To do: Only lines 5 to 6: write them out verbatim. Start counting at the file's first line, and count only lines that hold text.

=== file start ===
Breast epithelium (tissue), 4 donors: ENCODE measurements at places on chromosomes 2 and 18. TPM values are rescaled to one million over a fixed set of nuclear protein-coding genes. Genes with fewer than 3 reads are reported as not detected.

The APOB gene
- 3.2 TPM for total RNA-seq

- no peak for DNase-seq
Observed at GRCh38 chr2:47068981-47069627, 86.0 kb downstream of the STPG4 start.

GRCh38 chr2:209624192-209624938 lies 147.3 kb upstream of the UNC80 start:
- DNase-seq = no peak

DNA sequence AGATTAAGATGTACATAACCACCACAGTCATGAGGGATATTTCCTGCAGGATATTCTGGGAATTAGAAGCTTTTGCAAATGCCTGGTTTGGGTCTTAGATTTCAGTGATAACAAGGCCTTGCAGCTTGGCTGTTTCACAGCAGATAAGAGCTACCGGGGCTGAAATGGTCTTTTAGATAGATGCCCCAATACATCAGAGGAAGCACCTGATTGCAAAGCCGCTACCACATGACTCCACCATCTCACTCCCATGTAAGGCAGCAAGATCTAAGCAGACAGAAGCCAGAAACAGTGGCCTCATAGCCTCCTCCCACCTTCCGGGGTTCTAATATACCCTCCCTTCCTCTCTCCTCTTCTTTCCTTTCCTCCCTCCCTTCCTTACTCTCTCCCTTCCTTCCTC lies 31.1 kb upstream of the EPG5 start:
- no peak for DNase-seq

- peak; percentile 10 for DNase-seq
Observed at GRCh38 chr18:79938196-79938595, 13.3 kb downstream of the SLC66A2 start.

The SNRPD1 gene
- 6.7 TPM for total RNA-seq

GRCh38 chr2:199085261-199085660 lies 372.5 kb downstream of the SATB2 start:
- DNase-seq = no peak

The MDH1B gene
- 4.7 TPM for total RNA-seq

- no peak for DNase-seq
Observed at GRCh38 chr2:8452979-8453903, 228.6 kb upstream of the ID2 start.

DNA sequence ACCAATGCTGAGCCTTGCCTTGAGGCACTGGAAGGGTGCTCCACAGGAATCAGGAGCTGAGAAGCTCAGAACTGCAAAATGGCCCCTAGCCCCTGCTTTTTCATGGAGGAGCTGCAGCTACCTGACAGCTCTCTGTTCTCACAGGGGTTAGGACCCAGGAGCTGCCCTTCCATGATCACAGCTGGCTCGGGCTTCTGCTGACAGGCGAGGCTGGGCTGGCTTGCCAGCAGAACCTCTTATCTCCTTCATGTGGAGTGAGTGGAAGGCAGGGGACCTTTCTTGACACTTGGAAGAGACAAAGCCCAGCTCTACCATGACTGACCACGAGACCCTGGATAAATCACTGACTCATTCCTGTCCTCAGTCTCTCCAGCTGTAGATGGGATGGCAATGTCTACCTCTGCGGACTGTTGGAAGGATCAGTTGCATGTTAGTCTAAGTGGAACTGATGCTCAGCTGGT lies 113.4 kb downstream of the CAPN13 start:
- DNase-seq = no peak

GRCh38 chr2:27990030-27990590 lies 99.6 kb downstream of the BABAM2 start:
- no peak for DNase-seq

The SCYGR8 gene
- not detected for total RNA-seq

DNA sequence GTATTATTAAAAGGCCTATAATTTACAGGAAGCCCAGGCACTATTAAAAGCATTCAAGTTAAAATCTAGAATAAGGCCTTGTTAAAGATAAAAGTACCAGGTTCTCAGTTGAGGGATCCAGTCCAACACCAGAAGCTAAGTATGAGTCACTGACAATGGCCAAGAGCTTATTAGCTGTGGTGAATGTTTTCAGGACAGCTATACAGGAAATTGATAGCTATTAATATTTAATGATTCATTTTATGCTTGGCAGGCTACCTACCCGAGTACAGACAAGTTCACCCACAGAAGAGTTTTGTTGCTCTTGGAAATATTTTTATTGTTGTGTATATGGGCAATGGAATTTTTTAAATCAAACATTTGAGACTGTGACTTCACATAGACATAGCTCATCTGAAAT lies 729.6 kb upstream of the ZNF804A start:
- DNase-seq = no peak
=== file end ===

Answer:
Observed at GRCh38 chr2:47068981-47069627, 86.0 kb downstream of the STPG4 start.

GRCh38 chr2:209624192-209624938 lies 147.3 kb upstream of the UNC80 start: